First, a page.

World champions Daigo Higa and Kenshiro Terachi said that they would not enter the ring to fight for knockouts.

Instead, they plan to win in dominant fashion in their first world title defenses.

Speaking at signing ceremonies and a news conference for their upcoming bouts at a Tokyo hotel on Thursday, both champions expressed confidence that they would earn victories in their Sunday fights at Ryogoku Kokugikan.

The two bouts are on undercard of the WBA middleweight title rematch between champion Hassan N’Dame and Ryota Murata.

Higa and Terachi claimed the WBC flyweight and WBC light flyweight titles, respectively, on May 20 in Tokyo.

Higa (13-0, 13 KOs), a native of Urasoe, Okinawa Prefecture, became the first world champion from the southern prefecture in 25 years when he defeated Mexico’s Juan Hernandez five months ago. The 22-year-old said that he wants to showcase an aggressive style of boxing, just like the past champs from his hometown, against his challenger and No. 5-ranked boxer Thomas Masson of France (17-3-1, five KOs).

“Hopefully, I will be able to touch the hearts of my fellow citizens in Okinawa Prefecture with my fight,” said Higa, who trains at Shirai Gushiken Sport Gym, where the chairman is legendary Okinawan former world champ Yoko Gushiken.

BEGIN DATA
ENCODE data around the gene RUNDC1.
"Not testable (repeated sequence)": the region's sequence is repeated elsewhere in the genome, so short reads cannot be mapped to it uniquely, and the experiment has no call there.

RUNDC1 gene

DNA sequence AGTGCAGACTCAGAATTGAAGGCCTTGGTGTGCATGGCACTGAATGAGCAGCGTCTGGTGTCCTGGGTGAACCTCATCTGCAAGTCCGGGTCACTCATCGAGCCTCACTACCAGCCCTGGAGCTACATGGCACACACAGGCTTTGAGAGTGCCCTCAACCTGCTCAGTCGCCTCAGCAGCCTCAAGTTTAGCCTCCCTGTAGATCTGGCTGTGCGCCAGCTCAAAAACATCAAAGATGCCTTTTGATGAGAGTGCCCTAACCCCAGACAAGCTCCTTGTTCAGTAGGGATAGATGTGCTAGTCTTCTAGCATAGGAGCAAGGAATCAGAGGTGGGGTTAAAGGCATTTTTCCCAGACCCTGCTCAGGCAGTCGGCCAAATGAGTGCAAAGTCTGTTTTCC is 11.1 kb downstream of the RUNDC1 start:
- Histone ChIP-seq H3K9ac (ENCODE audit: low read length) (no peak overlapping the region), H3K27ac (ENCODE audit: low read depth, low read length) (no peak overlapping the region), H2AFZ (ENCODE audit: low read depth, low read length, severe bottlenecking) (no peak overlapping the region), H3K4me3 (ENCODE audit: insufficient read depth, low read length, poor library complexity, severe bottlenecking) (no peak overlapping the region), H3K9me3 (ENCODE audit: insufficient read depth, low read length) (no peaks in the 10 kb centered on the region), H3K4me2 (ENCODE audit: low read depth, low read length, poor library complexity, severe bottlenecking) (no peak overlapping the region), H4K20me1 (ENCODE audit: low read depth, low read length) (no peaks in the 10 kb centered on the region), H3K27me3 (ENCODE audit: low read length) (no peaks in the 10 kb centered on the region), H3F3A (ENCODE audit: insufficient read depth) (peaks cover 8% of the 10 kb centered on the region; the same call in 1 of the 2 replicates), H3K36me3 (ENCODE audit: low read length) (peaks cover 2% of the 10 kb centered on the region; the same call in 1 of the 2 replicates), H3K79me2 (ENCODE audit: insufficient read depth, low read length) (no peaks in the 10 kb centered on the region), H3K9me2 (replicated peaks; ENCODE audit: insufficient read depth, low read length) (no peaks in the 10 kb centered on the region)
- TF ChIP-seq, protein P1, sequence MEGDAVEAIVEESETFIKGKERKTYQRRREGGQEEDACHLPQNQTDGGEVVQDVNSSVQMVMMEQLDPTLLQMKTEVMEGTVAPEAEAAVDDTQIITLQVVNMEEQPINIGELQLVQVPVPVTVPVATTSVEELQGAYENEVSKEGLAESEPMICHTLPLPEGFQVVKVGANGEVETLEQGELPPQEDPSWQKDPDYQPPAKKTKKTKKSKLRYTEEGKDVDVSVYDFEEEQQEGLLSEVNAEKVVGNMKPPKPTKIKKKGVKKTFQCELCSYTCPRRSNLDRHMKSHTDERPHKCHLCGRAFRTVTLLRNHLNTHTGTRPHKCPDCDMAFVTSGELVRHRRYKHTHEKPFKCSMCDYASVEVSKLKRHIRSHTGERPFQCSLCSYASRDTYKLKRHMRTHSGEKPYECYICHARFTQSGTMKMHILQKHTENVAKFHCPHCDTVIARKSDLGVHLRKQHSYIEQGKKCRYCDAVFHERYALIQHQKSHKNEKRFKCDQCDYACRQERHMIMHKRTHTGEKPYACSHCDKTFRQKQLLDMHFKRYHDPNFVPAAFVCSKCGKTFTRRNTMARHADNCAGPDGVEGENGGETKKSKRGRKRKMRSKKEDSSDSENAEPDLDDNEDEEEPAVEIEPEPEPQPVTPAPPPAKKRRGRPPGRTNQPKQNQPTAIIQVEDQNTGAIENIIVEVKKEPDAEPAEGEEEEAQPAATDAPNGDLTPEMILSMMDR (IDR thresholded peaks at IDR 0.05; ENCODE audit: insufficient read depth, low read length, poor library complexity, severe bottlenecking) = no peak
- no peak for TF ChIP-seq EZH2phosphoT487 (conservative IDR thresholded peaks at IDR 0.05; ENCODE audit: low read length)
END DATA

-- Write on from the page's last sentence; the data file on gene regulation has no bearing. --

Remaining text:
Terachi (10-0, five KOs) said that he trained and successfully lost weight as scheduled. He added jokingly that he would like to relax the next day, going out “to watch a movie or do some shopping.”

But the native of Joyo, Kyoto Prefecture, commented that he would fight like a champion against opponent Pedro Guevara (30-2-1, 17 KOs), who previously held the title and came to Japan as the top contender.

“I want to overwhelm my opponent like a champion,” Terachi, 25, said. “I know that (Guevara) is a former champion and is a tough opponent, but I am the present champion. It will be me that wins.”

Guevara said through an interpreter: “I think the key for the victory will be the will to win. My will is as strong as anyone else’s.”

Higa, known as a phenomenal hard puncher, has ended all of his fights with knockouts. That dynamic style has become his signature.

In fact, Higa is getting closer to “the Japanese record” for posting consecutive KO wins (15) that is held by former WBC super lightweight champion Tsuyoshi Hamada.

“Earlier in my career, I was thinking that as long as I’d win, I’d be fine,” Higa said. “But as I kept winning and my training got harder and harder, I started thinking that I would not be satisfied to win by decisions.

“But I don’t like to throw big blows aiming to take my opponent down. Hopefully, I can knock (Masson) out fighting as hard as I can.”

Masson responded by saying, “I don’t particularly feel anything looking at his past results. I’m a different boxer from other ones that he’s taken on. I just want to prove that in the fight.”

Terachi was on the same page as Higa. He said that it would be great to win by KO, but “would not rush to try to do so.”

In a time of both misinformation and too much information, quality journalism is more crucial than ever.
By subscribing, you can help us get the story right.